Stop Coca-Cola from Using Six Pack Rings on Their Soda Cans

Stop Coca-Cola from Using Six Pack Rings on Their Soda Cans

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Marie-Jolie Wiley started this petition to Coca-Cola

Six-pack plastic rings. Why do this to the world? Why do this to the beautiful  marine creatures in once-beautiful oceans, when there is a simple fix that really any company can do, to restore our oceans to what they once were? Imagine what it was like, when there was no plastic in our oceans, or anywhere, for that matter... If Leo Hendrik Baekeland hadn't invented the world first "fully-synthetic plastic" in 1907... Yes, there was plastic before that, but it relied on organic-material. Anyway; onto plastic rings, why they're bad, and why you should sign this petition.

 

Most people just think, 'the sunlight will break down the plastic rings, and they'll just decompose, to the point where there's lots of tiny pieces, and the pieces are so tiny they don't matter anymore, and whatever.' Now, this is partially true, the sunlight does break down the plastic, and you do have tons of tiny pieces of plastic; But, these tiny pieces, called microplastics (see below), can take thousands of years to break down, and even longer underwater. In some point in time, the microplastics will be eaten by ocean beings. National Geographic did a report on how animals are eating tons of microplastics. Then thinking, 'If a human ate an animal that in turn had eaten some microplastics, are humans at risk?' You can read more about that at www.nationalgeographic.com Anyway; The process of the ring or the ring's microplastics breaking down could take hundreds - thousands of years if the ring is in shade or especially underwater. The rings in the six-pack can get around the animal's necks and strangle them. Thousands of birds, turtles, and marine animals are killed every year by abandoned 6-pack rings.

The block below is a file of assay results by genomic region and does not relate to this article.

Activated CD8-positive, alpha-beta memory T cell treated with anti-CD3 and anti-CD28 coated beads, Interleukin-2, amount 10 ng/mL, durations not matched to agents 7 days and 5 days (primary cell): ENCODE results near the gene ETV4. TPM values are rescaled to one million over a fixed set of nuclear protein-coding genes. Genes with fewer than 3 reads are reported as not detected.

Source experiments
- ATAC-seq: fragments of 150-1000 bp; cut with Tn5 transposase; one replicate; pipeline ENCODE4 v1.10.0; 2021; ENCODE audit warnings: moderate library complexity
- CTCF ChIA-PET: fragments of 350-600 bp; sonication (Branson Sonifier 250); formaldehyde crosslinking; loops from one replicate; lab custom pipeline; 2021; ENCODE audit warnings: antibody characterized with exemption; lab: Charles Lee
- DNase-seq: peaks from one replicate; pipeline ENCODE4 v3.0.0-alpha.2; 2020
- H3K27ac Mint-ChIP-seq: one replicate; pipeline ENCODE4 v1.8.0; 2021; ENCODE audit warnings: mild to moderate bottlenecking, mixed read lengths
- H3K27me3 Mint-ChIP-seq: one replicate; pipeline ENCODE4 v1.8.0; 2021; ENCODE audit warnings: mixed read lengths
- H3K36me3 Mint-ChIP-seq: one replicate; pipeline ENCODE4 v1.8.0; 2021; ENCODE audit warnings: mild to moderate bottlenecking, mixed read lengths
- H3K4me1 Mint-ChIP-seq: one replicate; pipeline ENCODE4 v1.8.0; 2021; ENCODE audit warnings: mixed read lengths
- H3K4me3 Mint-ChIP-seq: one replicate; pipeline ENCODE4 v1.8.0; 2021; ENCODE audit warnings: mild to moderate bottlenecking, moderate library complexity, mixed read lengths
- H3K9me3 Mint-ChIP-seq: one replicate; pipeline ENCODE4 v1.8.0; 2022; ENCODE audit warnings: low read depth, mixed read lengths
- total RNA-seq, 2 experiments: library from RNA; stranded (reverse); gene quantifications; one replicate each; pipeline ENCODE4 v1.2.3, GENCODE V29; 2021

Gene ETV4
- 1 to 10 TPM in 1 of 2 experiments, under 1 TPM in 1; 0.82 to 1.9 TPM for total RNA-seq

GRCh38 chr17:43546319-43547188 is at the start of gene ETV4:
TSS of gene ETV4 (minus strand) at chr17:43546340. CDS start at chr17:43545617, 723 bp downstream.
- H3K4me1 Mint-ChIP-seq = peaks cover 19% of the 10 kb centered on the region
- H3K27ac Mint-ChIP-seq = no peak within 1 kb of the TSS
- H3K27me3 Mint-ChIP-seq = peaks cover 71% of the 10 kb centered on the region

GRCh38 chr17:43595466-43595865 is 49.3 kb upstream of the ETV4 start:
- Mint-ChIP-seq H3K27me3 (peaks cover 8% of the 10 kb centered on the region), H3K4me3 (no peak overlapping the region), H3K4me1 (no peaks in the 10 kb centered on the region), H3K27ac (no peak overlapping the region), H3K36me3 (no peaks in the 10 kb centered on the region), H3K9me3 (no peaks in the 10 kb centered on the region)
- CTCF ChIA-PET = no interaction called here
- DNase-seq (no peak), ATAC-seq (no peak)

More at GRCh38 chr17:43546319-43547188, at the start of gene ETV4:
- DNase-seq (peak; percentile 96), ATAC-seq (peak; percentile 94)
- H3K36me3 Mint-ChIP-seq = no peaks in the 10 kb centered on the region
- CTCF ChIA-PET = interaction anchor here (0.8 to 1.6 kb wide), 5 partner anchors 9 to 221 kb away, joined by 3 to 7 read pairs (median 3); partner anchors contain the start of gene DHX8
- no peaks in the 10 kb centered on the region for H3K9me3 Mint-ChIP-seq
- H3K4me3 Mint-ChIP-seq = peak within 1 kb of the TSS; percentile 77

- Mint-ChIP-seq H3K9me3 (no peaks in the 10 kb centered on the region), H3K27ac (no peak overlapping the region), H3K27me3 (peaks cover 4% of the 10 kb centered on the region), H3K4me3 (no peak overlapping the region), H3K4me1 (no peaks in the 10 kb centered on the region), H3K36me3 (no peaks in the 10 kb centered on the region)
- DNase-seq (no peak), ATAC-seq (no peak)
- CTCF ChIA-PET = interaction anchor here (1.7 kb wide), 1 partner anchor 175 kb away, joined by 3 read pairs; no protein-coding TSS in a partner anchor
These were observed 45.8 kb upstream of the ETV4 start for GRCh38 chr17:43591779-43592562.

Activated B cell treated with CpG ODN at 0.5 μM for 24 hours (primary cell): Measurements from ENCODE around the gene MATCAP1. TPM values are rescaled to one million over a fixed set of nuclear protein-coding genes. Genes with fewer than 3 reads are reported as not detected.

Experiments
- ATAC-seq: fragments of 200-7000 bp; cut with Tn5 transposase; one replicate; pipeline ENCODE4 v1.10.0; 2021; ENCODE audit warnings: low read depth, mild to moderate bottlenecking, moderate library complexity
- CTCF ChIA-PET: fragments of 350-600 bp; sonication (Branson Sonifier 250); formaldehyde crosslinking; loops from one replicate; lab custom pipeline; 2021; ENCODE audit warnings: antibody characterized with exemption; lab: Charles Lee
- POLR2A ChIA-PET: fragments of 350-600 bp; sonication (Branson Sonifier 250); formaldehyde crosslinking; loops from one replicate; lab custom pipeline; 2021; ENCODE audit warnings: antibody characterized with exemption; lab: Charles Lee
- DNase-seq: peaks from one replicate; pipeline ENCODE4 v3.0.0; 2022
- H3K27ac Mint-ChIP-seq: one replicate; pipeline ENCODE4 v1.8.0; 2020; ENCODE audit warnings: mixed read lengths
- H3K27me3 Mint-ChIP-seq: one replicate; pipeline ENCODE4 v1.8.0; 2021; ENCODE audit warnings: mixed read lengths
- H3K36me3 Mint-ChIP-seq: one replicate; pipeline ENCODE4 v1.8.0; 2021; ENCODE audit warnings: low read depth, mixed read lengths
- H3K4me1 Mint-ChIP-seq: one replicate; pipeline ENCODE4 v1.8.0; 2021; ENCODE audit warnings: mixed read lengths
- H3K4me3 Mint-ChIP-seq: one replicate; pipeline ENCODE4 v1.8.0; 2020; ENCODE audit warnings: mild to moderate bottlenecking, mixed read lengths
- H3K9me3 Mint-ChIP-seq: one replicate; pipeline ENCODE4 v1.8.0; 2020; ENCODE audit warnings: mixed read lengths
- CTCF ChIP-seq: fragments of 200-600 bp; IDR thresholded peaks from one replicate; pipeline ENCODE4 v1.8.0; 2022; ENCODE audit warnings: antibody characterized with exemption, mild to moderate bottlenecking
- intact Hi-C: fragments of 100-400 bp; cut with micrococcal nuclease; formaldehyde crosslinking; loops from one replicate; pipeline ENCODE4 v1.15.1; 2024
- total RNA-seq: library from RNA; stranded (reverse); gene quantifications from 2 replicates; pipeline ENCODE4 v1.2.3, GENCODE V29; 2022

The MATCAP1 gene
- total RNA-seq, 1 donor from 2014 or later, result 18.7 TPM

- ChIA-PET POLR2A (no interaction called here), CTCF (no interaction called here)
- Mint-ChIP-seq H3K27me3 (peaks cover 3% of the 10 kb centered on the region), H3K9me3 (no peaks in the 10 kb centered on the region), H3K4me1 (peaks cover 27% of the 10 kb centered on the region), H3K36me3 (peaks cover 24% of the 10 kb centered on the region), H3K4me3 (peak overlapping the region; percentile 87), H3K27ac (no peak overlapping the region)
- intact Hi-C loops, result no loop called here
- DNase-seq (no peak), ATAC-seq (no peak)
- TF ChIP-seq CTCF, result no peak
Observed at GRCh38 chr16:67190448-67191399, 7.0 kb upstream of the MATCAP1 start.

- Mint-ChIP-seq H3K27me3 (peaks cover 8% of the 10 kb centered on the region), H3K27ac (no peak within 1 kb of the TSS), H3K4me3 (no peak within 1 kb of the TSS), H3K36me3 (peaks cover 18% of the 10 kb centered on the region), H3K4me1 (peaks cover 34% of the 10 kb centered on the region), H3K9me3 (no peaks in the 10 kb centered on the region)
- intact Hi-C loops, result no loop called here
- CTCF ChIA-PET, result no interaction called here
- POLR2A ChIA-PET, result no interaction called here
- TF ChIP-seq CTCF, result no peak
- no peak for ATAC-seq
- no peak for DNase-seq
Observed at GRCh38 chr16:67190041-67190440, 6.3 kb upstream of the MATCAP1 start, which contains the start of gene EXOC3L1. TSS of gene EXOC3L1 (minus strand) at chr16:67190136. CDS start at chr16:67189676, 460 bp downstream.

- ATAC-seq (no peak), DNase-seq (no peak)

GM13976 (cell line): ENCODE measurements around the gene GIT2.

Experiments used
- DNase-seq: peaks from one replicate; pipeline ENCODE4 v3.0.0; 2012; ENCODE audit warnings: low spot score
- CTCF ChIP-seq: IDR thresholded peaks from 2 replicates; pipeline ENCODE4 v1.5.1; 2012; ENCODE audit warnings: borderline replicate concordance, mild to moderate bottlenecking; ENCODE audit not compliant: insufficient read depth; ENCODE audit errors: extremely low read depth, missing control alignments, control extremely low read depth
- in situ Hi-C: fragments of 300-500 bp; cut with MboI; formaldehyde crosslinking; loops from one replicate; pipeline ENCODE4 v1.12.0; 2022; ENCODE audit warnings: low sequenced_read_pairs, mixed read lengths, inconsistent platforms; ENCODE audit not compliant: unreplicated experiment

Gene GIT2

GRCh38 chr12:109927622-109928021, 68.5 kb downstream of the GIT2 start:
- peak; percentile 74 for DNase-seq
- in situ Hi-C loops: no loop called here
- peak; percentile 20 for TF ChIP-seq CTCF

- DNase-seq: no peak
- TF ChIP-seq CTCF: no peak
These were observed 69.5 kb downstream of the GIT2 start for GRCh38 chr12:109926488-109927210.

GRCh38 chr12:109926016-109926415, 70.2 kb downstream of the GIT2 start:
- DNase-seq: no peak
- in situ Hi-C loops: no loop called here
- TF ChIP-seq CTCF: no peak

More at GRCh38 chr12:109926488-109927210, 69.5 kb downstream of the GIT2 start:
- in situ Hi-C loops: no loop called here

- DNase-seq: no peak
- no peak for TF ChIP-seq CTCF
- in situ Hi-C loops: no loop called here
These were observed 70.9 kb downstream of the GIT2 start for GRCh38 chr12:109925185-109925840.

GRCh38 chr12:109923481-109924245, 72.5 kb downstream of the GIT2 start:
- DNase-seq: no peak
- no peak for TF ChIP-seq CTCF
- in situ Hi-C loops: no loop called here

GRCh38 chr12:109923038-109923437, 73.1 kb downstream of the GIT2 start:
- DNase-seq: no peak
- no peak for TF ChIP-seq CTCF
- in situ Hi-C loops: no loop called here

Only we can stop this. By signing this petition you are saving animals from this man-made world.

Wikipedia's definition of microplastic:

Microplastics are very small pieces of plastic that pollute the environment. Microplastics are not a specific kind of plastic, but rather any type of plastic fragment that is less than 5 mm in length according to the U.S. National Oceanic and Atmospheric Administration (NOAA). They enter natural ecosystems from a variety of sources, including cosmetics, clothing, and industrial processes.

Two classifications of microplastics currently exist. Primary microplastics are any plastic fragments or particles that are already 5.0 mm in size or less before entering the environment. These include microfibers from clothing, microbeads, and plastic pellets (also known as nurdles). Secondary microplastics are microplastics that are created from the degradation of larger plastic products once they enter the environment through natural weathering processes. Such sources of secondary microplastics include water and soda bottles, fishing nets, and plastic bags. Both types are recognized to persist in the environment at high levels, particularly in aquatic and marine ecosystems.

 
Microplastic samples
Additionally, plastics degrade slowly, often over hundreds if not thousands of years. This increases the probability of microplastics being ingested and incorporated into, and accumulated in, the bodies and tissues of many organisms. The entire cycle and movement of microplastics in the environment is not yet known, but research is currently underway to investigate this issue. Microplastic fibers identified in the marine environment

https://en.wikipedia.org/wiki/Microplastics
 

 

 

0 have signed. Let’s get to 2,500!
At 2,500 signatures, this petition is more likely to get picked up by local news!